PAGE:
The discussion then moved on to the theme of IP budgeting, raising lively debate among panellists and audience alike. Panellists were largely divided on the question of cost saving through rigorously culling from patent portfolios –with a rate of patent assertion posited at typically about 1 in 4 – vs. playing ‘the numbers game’ of investing in a larger number of patents to safeguard against an uncertain future. On the less contentious side, panellists acknowledged that narrowing claims too heavily, or cutting outside counsel, could both prove to be a false economy where they respectively led to ineffectual patents or internal dissatisfaction, meaning that budgeting can often be a ‘tightrope walking’ exercise. Investment in prior art searching in particular – commoditised though it seems – was widely agreed to have the potential to pay dividends in solid fundamental drafting practices.
The final topic of discussion was the perennial notion of tech disruption, particularly pertaining to the IP field. Parallels were drawn with the legal sector, where tech innovation is already having a significant impact in, for example, eDiscovery and contract drafting. It was suggested that technology in its current state was likely to make the most profound impact on patent searching, particularly with respect to the ability of APIs to download specs from the EPO and input details for machine learning. Trademarks were also suggested to be a natural arena for increased automation in the shorter term, with their visual emphasis naturally providing an easier search matrix for machines, particularly in novelty terms. Patent attorneys can, however, breathe easy in the knowledge that panellists were united in viewing full AI drafting as an unlikelihood, at least in the medium-term. Despite ‘coded’ aspects of patents – like Cooperative Patent Classification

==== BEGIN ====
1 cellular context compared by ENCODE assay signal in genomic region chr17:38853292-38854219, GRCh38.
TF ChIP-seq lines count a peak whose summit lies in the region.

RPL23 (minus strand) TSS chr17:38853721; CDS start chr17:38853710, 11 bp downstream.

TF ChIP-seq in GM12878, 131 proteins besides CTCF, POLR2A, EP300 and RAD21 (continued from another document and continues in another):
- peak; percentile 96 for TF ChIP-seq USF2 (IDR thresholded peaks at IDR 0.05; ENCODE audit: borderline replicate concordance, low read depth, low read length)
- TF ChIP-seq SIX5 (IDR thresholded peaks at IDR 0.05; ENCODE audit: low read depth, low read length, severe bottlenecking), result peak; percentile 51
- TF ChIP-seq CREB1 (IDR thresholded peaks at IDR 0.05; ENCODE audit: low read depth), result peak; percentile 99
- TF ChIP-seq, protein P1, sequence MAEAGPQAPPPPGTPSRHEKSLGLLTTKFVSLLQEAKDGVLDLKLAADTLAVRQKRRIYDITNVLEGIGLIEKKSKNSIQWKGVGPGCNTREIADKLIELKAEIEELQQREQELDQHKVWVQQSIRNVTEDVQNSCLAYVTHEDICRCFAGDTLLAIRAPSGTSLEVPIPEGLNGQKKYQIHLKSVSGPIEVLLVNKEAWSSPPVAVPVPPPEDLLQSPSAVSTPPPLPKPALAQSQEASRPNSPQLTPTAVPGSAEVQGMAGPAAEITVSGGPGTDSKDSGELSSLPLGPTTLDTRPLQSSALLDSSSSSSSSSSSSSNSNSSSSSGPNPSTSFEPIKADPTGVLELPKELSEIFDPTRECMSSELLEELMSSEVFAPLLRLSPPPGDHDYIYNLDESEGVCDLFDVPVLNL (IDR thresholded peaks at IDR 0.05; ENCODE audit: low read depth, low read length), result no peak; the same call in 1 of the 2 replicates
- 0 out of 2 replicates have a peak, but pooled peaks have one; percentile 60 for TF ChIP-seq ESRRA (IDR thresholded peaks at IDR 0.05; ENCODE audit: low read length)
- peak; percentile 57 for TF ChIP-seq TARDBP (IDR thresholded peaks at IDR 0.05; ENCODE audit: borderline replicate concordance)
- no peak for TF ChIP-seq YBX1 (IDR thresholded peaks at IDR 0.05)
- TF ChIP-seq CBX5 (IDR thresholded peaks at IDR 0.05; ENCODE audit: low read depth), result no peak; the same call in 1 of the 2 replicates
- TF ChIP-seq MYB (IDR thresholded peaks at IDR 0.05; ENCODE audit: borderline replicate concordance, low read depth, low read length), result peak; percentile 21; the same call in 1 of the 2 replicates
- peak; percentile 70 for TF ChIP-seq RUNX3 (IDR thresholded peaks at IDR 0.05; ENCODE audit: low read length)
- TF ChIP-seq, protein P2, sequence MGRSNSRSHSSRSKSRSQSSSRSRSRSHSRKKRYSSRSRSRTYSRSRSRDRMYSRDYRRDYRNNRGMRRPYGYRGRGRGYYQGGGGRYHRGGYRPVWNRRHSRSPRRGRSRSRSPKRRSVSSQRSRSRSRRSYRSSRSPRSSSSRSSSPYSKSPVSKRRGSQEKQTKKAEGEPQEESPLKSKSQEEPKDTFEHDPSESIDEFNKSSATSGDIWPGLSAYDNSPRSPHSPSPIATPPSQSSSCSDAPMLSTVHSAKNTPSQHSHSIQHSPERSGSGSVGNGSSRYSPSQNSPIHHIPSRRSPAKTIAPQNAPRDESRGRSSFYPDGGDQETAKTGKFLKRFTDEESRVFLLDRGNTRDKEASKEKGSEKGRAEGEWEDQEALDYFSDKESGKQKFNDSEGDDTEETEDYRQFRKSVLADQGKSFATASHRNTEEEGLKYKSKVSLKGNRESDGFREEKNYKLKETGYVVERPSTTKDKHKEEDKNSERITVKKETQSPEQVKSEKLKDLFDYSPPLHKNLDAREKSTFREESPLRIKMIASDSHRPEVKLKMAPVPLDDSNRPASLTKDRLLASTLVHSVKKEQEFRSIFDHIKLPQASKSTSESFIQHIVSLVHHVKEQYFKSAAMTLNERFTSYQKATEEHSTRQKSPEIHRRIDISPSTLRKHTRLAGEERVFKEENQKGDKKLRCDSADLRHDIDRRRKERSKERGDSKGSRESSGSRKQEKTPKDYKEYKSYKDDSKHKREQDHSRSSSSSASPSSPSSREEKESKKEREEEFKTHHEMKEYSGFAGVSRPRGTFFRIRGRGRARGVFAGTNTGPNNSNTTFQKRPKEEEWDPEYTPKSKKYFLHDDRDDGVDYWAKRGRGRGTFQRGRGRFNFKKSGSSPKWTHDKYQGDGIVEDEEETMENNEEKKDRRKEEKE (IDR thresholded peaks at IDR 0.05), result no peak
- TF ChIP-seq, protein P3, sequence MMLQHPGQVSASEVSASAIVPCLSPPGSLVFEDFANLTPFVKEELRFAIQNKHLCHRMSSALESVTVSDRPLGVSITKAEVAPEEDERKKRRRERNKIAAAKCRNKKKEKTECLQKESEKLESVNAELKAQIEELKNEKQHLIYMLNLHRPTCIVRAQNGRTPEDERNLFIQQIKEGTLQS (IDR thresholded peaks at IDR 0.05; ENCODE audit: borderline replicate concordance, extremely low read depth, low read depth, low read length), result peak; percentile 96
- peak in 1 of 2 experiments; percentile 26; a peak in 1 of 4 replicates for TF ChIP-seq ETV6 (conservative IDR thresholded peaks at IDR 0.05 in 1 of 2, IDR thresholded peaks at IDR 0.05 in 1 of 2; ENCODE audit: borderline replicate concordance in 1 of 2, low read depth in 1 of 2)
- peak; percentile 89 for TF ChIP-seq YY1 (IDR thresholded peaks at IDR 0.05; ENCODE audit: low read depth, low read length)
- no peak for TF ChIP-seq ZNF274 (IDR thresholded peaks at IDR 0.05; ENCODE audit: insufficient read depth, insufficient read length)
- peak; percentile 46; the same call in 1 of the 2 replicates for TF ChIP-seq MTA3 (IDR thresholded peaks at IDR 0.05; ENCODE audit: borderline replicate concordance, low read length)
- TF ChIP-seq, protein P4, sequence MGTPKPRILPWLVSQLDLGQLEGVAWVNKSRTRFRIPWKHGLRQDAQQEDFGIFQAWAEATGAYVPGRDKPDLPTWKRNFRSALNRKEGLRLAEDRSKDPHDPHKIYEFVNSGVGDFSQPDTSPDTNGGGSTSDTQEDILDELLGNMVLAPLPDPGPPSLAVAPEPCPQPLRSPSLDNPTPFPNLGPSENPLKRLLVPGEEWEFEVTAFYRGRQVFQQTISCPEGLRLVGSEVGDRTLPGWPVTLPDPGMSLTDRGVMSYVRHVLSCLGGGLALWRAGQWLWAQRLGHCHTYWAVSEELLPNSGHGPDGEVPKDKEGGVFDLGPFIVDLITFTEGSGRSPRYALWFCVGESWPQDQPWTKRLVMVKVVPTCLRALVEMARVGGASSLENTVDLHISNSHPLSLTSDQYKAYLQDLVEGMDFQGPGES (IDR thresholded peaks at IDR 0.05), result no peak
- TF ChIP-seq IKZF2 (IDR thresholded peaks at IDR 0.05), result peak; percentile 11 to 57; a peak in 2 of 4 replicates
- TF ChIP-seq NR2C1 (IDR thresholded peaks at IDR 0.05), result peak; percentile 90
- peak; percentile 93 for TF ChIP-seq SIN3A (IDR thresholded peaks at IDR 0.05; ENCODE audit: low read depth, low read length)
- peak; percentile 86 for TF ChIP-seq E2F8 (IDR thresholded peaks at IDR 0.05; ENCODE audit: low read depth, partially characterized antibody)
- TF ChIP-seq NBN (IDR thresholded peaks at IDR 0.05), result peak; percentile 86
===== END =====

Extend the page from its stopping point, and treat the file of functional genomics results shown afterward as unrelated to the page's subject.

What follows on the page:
– implying the prospect of greater automation potential, key aspects of commercially viable patenting – like mapping portfolios onto products – were roundly (and unsurprisingly) agreed to be more intellectually nuanced endeavours!
After some fierce but enjoyable debate, the evening was then rounded off with more drinks, canapes and further insightful discussion of pertinent IP topics amongst smaller informal groups.
We would like to thank all of our esteemed panellists and guests for joining us at our sixth UNSCRIPTED event and for making the evening such an enjoyable and thought-provoking affair. As we enter 2019 we look forward to hosting further events in mainland Europe in the spring and in the UK again next Autumn.
In the meantime please do not hesitate to contact us should you wish to discuss the market or have any potential hiring or salary survey needs.